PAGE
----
This was not by chance. It can be traced to the Democratic National Campaign Committee (DCCC) and the corporatist New Democratic Coalition in the House (and its affiliated NewDemPAC). Long before the 2018 midterms were underway, Democratic Party power brokers and fundraisers were militant in trying to keep prospective members of Congress in line going into the 2018 election. This included pleading with new candidates not to support single-payer or, as The Intercept reported with corroborating audio, trying to bully progressives out of the races altogether, depriving voters of a chance to weigh in. Establishment Democrats’ goal was, as Politico reported, to “neutralize the threat” of single-payer.
“Democratic voters want single payer health care. But don’t expect to hear Democratic candidates talk about it,” the report said. “To avoid divisive intraparty fights that drive candidates left — only to be attacked by Republicans for favoring socialized medicine — the Democratic Congressional Campaign Committee warned aspirants last year about the political liabilities of endorsing ‘single-payer.’”
Until the Bernie Sanders campaign in 2016, single-payer was not recognized by most media and politicians as a mainstream proposal (despite its popularity among the public). Sanders energized the movement, putting powerful Democrats and industry stakeholders on guard.
Surely, the leadership of the New Democratic Coalition and similarly minded organizations chalk this up to another victory for the “vital center.” They, like House Speaker Nancy Pelosi, argue the voters aren’t “ready” for single-payer, despite its massive popularity. This is a rather dubious interpretation, however, given that the DCCC deprived many voters of a chance to vote for a single-payer candidate in their district. Candidates were hand-picked by party officials in many instances, as the Hoyer tape proved.
When seeking candidates in 2018, the DCCC embraced the centrist/corporate Third Way agenda. The New Democratic Coalition, which preaches free markets and is funded largely by Wall Street, endorsed 27 candidates in the 2018 primary. The DCCC, the primary fundraising institution for the House, endorsed 25 of these 27 candidates via its Red to Blue list. This provided money, support, opposition research and more, giving these candidates a huge advantage in the primaries. As a result, candidates supporting single-payer found themselves being thwarted, attacked and outspent by their own party leaders, who were defying the wishes of most of their base.
“The Democratic Congressional Campaign Committee unleashed a scorched-earth campaign against [House candidate Laura Moser of Texas],” reported Vox, “releasing an opposition memo highlighting past statements Moser made seemingly denigrating her home state.”
Moser, a single-payer supporter, lost to the DCCC’s choice, Lizzy Fletcher, in the primary. Fletcher won the seat and failed to co-sponsor the new Medicare for All bill.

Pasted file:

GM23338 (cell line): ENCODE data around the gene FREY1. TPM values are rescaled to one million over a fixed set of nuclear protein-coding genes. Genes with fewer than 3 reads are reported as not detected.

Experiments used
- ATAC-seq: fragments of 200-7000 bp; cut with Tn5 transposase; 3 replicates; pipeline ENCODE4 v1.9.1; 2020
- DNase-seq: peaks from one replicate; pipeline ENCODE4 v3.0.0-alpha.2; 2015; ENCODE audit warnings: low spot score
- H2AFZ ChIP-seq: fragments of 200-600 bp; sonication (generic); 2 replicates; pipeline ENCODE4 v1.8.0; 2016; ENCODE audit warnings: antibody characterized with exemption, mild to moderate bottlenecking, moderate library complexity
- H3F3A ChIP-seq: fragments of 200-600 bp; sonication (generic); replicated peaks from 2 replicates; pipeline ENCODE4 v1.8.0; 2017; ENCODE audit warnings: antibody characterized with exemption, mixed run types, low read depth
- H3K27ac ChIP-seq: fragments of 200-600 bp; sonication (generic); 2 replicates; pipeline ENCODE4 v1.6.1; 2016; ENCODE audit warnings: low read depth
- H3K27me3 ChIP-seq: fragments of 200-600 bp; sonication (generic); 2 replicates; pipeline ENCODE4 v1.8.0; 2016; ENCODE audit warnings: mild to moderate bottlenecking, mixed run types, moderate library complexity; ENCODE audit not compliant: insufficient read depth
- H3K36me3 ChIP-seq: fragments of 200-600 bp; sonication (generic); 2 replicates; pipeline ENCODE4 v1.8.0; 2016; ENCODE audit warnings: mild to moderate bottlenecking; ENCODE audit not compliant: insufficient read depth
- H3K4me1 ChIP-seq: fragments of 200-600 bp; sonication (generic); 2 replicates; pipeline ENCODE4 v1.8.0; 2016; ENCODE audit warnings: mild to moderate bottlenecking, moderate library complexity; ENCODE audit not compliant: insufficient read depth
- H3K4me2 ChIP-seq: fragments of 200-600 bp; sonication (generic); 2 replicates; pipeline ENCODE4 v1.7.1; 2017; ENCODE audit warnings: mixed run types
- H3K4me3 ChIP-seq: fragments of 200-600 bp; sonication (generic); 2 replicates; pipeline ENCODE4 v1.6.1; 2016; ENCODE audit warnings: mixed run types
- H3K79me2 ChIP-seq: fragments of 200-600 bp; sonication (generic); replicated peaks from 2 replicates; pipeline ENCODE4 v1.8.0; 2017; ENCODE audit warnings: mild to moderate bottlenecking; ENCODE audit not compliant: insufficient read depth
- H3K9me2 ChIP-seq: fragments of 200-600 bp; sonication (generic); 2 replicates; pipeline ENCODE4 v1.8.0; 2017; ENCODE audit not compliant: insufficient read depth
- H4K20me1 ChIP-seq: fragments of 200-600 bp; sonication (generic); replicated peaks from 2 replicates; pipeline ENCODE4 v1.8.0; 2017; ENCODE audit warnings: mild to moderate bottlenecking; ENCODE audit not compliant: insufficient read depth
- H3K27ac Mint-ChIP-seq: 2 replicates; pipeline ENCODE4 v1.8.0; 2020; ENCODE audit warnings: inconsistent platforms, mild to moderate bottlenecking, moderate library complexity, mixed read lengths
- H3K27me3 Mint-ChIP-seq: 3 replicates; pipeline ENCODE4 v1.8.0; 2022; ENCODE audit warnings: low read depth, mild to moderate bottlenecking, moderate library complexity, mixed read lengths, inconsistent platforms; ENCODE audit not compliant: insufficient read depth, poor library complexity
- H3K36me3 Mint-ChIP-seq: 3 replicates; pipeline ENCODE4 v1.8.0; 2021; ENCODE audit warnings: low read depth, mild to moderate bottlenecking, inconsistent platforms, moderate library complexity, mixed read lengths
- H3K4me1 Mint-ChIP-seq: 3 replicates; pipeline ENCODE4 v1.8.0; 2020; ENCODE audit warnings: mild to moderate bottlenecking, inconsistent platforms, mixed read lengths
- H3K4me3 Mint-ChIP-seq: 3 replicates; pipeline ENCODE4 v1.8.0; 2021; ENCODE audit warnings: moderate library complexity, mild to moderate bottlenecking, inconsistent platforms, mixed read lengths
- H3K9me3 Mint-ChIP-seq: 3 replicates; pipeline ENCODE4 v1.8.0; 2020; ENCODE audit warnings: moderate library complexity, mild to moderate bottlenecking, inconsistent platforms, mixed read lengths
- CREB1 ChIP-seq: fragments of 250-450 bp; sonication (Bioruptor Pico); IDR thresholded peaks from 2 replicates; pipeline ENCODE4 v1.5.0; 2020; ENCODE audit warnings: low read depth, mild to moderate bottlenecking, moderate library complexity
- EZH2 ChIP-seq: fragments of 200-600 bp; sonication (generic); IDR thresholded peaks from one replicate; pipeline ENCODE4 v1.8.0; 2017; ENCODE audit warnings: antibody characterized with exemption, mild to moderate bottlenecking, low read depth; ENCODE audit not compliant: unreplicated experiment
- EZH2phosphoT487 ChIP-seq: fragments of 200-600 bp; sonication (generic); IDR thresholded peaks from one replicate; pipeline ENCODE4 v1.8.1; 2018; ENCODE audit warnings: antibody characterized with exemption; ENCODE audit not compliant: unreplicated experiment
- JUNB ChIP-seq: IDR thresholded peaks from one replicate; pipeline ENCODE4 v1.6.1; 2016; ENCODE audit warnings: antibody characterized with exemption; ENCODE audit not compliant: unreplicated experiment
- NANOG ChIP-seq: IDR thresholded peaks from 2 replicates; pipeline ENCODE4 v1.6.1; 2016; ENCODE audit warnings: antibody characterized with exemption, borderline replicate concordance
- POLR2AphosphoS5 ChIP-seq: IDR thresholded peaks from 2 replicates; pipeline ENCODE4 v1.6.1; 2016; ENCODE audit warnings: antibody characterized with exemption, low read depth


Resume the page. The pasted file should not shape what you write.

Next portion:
By contrast, the DCCC did not support any of the same House candidates endorsed by the Bernie Sanders-founded organization, Our Revolution, which endorses candidates with a range of progressive views on single-payer and beyond.
The New Democratic Coalition saw 16 of its endorsed candidates win in 2018. Of these 16 candidates, only three co-sponsored the Medicare for All bill in the House. Had the DCCC not gone so far out of its way to oppose single-payer supporters, the outcome may have been quite different. Had they embraced single-payer, the amount of co-sponsors could have risen considerably.
“The problem we have is actually with the Democrats,” said Jessica Early, a nurse practitioner and health care justice organizer, in a 2017 interview with Truthout. “We know how Republicans are going to vote on this issue. The obstacle we face is getting Democrats who will support us into office.”
Can New Democrats Derail Single-Payer?
The term “New Democrats” refers to an ideological and strategic movement that argues the U.S. is fundamentally a center-right country and the Democrats must embrace this — and corporate donors — to win elections. During the 1990s it was the most powerful wing of the party: Bill and Hillary Clinton, John Kerry, Joe Lieberman and most of the party’s top names were on board. The New Democrats boasted about helping pass the Welfare Reform Act of 1996, which added work requirements to cash and food assistance and was supported mostly by Republicans in Congress. The organization was also hostile to candidates who tried to run as progressives, such as Howard Dean and Ned Lamont in 2004 and 2006 respectively.
This kind of thinking has, for the most part, fallen out of favor: There is virtually no grassroots support for “centrist” moderation. It is a doctrinal assumption, however, made by much of the dominant media, that proposals like single-payer will hurt Democrats in the general election, or in districts that President Trump won in 2016. Third Way, which is run largely by hedge fund managers, advanced this theory in its Winning on Health Care memo in 2016.
“A national debate over single payer is what Republicans want since it would turn health care from a winning Democratic issue into a losing one,” Third Way pleaded.
Many advocates, however, say a national debate over single-payer is exactly what the Democrats – and the United States more generally – need to be having.
“This is a winning issue for the American people and for the Democrats,” Gaffney said. “Now we have to get it done.”